Prolonged use of stomach feeding tubes in children may increase risk of stomach fistulas

July 3, 2014

Pediatric patients with intestinal failure often need gastrostomy tubes, or feeding tubes inserted into an opening created in the stomach, for long-term nutrition. The use of such tubes can lead to persistent gastrocutaneous fistulae, or the failure of the opening to close on its own, resulting in a need for surgical closure.

The causes of gastrocutaneous fistulae in pediatric patients are largely unknown, but researchers at Boston Children's Hospital looked at possible risk factors, including nutrition. Their finds are published today in the OnlineFirst version of the Journal of Parenteral and Enteral Nutrition (JPEN), the research journal of the American Society for Parenteral and Enteral Nutrition (A.S.P.E.N.).

Of all the studied, only prolonged use of a gastrostomy tube was identified with an increased likelihood of gastrocutaneous fistulae. In addition, fistulas in that persist for longer than seven days are unlikely to close.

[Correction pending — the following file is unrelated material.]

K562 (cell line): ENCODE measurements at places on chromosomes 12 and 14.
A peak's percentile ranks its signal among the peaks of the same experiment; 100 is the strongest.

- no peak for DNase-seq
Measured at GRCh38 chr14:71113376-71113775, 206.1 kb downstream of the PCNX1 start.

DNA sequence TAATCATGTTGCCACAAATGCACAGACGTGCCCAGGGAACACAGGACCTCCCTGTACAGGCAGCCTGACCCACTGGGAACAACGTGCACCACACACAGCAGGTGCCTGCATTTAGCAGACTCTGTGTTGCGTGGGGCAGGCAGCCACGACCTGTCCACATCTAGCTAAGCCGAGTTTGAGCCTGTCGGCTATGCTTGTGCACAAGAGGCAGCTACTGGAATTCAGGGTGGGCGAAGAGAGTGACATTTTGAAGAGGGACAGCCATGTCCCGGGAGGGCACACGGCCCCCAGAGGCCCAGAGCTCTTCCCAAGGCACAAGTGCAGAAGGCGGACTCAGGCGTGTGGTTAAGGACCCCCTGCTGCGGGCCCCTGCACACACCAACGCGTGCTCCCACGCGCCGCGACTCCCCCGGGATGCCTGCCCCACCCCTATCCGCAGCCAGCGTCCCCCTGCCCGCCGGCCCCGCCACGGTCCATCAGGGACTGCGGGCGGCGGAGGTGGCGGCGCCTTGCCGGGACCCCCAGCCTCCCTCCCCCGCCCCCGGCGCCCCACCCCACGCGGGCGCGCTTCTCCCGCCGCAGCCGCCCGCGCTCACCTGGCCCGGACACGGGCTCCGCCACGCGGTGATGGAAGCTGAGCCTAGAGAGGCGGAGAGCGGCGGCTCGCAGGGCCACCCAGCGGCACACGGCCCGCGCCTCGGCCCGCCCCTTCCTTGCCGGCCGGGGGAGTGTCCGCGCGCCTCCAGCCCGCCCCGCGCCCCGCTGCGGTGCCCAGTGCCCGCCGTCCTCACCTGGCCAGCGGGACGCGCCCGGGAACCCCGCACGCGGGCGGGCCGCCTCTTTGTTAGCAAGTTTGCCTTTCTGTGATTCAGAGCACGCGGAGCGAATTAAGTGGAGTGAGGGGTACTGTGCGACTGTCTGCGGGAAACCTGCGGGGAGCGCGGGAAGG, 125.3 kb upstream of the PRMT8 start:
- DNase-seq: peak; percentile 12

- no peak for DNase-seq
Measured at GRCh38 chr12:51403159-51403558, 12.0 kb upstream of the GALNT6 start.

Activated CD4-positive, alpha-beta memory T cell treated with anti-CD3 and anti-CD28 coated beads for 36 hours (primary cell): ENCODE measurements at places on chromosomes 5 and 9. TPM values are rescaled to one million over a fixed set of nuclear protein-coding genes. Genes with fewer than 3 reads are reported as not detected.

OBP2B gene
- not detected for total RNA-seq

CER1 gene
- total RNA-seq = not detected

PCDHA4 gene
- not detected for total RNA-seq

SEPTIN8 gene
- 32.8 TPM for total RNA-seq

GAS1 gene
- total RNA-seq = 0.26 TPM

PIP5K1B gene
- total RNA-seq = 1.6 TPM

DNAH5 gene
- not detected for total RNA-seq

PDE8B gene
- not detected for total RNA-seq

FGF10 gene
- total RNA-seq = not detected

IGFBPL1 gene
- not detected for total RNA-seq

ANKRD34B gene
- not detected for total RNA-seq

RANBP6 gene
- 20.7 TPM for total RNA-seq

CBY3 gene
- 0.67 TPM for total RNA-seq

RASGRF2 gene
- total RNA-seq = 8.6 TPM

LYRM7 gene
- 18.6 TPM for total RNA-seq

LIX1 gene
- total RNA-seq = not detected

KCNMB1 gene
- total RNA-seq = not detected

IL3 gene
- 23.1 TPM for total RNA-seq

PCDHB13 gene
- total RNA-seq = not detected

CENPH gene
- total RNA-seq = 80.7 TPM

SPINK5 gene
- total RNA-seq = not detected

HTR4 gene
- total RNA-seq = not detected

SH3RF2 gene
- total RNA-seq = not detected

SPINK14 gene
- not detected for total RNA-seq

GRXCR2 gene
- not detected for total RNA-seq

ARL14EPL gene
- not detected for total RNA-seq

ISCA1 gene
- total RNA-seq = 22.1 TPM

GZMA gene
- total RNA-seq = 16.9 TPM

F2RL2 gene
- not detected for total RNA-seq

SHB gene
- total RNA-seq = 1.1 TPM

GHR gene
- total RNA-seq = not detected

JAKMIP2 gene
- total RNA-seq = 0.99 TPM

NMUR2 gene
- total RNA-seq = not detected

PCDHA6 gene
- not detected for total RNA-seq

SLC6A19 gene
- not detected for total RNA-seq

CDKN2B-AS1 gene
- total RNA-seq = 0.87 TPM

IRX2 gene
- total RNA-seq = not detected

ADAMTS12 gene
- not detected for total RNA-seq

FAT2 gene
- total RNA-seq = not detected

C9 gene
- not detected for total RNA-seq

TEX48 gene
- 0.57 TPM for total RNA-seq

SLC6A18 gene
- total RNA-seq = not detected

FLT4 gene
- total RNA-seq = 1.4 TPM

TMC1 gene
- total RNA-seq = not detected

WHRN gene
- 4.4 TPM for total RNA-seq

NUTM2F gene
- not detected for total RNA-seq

The researchers recommend that that early operative intervention be considered after a relatively brief trial of spontaneous gastrostomy tubes site closure, especially in children who have had indwelling tubes for longer than 18 months.

Explore further: How to predict post-operative enteral nutrition problems

Related Stories

How to predict post-operative enteral nutrition problems

March 24, 2009

Percutaneous endoscopic gastrostomy (PEG) has become one of the most useful and established enteral nutrition techniques. However, since PEG is based on a surgical technique and is mainly performed in elderly individuals ...

Recommended for you

Some youth football drills riskier than others

August 23, 2016

Nearly three quarters of the football players in the U.S. are less than 14 years old. But amid growing concern about concussion risk in football, the majority of the head-impact research has focused on college and professional ...

0 comments

Please sign in to add a comment. Registration is free, and takes less than a minute. Read more

Click here to reset your password.
Sign in to get notified via email when new comments are made.